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  Killer Elite, The wrath of Caan
Year: 1975
Director: Sam Peckinpah
Stars: James Caan, Robert Duvall, Arthur Hill, Gig Young, Mako, Bo Hopkins, Burt Young, Tiana Alexandra
Genre: Action, Thriller, Martial ArtsBuy from Amazon
Rating:  4 (from 2 votes)
Review: Mike Locken (James Caan), a hardboiled security expert working for the shadowy organization Com Teg, is betrayed by his best friend, George Hansen (Robert Duvall), and left for dead. Years later, Mike is lured out of retirement to protect Yuen Chung (Mako), an Asian political leader. There is a contract out on Yuen Chung’s life, and the killer assigned to take him out is - yup, you guessed it - George Hansen. Mike ropes in his buddies, Mac (Burt Young) and trigger-happy Jerome Miller (Bo Hopkins) for a confrontation with Hansen, before the final, all-guns blazing showdown aboard a stricken Naval vessel against hordes of angry, sword-wielding ninjas.

Given the ingredients (spies, ninjas and the slow-mo action stylings of Sam Peckinpah), The Killer Elite isn’t anywhere near as exciting as it ought to be. Having been taken to task for self-indulgence in Pat Garrett and Billy the Kid (1973) and Bring Me the Head of Alfredo Garcia (1974), Peckinpah needed a career-revitalizing, mainstream hit like The Getaway (1972) had been. A frantic melange of James Bond and Enter the Dragon (1973) seemed just the ticket, yet what we have is a listless, frustrating experience that strives for satire, but suffers from a severe case of self-loathing. Peckinpah is clearly more at ease with early scenes portraying the friendship between Mike and George. Two men who share a house, a profession, and even women in an almost-homoerotic parody of the macho camaraderie from Peckinpah’s previous films. When they finally meet up again, they’re more like a divorced couple clinging onto the good times than a pair of world-weary spies.

“Here we go again”, groans Mike, as yet another ninja’s death charge crumples under machinegun fire. Mike is so cut up about George he treats Yuen Chung and his daughter, Tommie (Tiana Alexandra) with the same contempt Peckinpah reserves for kung fu and spy movie fans. When Chung delivers a stirring speech ands faces down his assassins, Mike responds with: “I never heard so much bullshit in my whole life.” Earlier, Tommie cosies up to Mike saying: “I’ve never been with a man before”, only for him to respond: “I don’t give a shit!” That would almost work as a send-up of cliché, if it weren’t delivered with such venom. Like his diffident, disagreeable protagonist, Peckinpah is fed up, going through the motions, and clearly doesn’t want to be here. It isn’t his worst movie (“We’ve got a great big Convoy (1978) ain’t she a beautiful sight! CONVOY!!!”), but proves he makes a lousy director-for-hire.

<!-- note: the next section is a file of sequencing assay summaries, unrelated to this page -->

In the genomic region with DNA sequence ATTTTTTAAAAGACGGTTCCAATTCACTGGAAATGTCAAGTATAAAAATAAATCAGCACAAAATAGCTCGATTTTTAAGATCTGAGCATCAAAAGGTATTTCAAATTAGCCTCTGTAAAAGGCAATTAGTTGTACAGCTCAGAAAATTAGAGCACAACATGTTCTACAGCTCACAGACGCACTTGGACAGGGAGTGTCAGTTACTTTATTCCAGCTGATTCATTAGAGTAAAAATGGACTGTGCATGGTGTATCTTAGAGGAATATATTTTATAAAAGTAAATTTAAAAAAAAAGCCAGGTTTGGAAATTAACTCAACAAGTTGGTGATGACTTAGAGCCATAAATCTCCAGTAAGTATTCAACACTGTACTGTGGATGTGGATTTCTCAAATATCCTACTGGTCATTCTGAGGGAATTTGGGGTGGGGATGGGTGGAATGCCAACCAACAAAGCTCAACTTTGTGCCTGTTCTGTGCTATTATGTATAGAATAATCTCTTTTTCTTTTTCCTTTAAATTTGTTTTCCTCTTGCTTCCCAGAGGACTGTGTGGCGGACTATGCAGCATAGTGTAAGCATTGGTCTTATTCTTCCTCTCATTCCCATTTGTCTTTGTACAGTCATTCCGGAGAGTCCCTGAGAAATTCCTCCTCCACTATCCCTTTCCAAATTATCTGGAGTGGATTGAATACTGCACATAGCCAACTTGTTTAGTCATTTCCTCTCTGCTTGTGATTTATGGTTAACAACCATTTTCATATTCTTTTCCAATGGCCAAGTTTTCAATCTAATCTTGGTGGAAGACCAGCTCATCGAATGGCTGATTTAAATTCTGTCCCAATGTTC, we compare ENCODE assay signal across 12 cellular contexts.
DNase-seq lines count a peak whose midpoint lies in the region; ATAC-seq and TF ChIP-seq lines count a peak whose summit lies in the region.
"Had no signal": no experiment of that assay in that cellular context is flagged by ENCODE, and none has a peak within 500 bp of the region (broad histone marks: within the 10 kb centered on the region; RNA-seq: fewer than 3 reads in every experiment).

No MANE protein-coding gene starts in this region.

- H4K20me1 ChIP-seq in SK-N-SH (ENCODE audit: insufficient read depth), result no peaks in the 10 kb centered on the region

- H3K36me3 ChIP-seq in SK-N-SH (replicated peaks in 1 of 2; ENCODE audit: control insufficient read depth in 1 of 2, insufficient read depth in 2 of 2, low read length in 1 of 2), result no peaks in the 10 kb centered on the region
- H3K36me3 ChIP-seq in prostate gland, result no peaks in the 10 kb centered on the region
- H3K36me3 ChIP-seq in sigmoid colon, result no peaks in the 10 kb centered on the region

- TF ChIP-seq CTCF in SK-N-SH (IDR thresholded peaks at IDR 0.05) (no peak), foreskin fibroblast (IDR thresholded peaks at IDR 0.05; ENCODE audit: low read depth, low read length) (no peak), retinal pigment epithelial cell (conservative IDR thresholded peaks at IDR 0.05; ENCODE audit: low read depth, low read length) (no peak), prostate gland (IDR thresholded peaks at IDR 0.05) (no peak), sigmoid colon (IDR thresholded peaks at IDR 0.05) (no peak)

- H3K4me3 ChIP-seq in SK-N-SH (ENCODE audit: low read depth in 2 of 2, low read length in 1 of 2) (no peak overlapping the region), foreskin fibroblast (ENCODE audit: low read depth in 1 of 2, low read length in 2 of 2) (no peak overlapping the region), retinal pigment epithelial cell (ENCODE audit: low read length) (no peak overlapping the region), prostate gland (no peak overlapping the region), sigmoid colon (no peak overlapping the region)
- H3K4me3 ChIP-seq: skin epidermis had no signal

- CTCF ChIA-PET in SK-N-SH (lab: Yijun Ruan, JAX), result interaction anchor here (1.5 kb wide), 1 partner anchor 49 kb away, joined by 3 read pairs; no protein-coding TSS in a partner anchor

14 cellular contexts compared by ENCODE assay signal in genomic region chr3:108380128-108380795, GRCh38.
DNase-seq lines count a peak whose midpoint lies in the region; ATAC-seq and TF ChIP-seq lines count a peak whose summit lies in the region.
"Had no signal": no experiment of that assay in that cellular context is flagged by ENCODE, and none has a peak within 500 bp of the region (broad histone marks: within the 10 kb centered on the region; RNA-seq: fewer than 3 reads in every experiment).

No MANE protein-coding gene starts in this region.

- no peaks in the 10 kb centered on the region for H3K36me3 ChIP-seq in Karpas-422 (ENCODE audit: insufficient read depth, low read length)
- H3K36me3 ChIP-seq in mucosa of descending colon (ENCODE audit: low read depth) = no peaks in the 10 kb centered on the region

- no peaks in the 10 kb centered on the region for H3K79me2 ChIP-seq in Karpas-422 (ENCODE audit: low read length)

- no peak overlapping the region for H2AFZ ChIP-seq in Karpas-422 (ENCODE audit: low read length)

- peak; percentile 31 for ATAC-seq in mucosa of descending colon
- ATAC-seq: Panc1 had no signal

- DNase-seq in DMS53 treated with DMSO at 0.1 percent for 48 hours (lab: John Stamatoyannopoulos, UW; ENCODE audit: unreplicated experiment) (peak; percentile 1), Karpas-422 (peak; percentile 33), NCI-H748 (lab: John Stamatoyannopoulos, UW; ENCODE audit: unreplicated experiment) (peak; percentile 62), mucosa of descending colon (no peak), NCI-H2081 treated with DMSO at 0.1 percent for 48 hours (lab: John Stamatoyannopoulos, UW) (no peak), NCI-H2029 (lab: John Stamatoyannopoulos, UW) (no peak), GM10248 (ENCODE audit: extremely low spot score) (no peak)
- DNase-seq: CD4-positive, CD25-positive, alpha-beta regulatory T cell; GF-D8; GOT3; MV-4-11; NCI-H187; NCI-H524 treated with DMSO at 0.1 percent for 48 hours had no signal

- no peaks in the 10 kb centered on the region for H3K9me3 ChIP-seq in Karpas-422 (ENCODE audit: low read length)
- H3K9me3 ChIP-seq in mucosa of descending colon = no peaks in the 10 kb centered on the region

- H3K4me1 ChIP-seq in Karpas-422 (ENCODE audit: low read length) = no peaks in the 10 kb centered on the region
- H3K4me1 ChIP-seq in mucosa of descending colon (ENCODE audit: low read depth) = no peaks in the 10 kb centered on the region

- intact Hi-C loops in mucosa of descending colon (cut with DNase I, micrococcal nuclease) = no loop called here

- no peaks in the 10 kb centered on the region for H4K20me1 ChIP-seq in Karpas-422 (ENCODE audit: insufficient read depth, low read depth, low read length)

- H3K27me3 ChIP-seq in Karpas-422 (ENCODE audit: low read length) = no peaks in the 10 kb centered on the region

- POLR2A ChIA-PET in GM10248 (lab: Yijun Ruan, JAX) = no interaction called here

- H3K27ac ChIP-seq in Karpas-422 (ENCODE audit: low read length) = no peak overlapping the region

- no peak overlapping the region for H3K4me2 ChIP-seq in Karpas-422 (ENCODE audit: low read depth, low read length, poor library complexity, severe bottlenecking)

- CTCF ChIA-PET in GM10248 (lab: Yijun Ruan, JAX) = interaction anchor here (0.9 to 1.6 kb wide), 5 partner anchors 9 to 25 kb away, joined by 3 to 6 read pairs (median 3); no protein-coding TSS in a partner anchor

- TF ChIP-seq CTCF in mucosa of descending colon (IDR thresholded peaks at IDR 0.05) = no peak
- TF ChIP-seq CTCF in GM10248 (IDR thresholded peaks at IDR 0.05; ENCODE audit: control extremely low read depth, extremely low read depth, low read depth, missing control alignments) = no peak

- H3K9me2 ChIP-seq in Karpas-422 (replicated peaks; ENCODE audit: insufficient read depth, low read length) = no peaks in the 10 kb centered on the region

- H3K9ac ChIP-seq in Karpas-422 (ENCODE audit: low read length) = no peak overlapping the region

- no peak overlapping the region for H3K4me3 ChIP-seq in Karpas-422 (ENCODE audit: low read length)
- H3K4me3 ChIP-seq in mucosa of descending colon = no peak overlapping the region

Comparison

As most critics have pointed out, The Killer Elite is overlong and really ought to end when the central conflict - such as it is - between Mike and George is resolved. It has been claimed Peckinpah’s reoccurring theme of friendship betrayed amidst a changing world, is lost in the spoof kung fu plot that occupies the last fifteen minutes. Frankly, the movie needed it. Peckinpah claimed his preparation for the film consisted of watching Bruce Lee movies. His climactic sequence with ninjas leaping, shrieking and dying whilst Caan and co. go wild with machine guns momentarily shakes the movie out of its stupor. The restrictions of a PG rating mean Peckinpah cuts back on the bloodshed, while he originally intended to revel even further in absurdity. In a nod to Bertolt Brecht (whose influence on Peckinpah isn’t often acknowledged), Jerome Miller was meant to reappear miraculously alive after viewers saw him gunned down. The studio nixed that idea, but speaking of absurd… What kind of self-respecting ninja gets his ass kicked by Paulie out of Rocky (1976)?!
Reviewer: Andrew Pragasam

 

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Sam Peckinpah  (1925 - 1984)

American writer and director, a hard-drinking, producer-hating maverick who was as much reviled as he was admired. After a spell in the armed forces, he moved into television with a succession of westerns, and graduated to film with The Deadly Companions and cult classic Ride the High Country. When he worked on Major Dundee, the problems started, and, as would happen many times subsequently, the film was recut against his wishes.

In 1969, Peckinpah won huge respect for The Wild Bunch, which saw him employ the vivid, bloody violence that would become his trademark. He spent the seventies crafting a series of notable thrillers and westerns, such as the humorous Ballad of Cable Hogue, the reflective Junior Bonner, controversial Straw Dogs, hit Steve McQueen vehicle The Getaway, Pat Garrett and Billy the Kid, the intense, one-of-a-kind Bring Me the Head of Alfredo Garcia, The Killer Elite, WWII story Cross of Iron, and comparitively light hearted Convoy.

Throughout this decade, Peckinpah's reputation amongst studios dropped to such an extent that he could barely find work by the eighties, and his last film, The Osterman Weekend, represented an attempt to reclaim past glories. Sadly, he died shortly after it was completed, while planning to bring an original Stephen King script to the screen. As an actor, he can be seen in friend Don Siegel's Invasion of the Bodysnatchers and Monte Hellman's China 9 Liberty 37.

 
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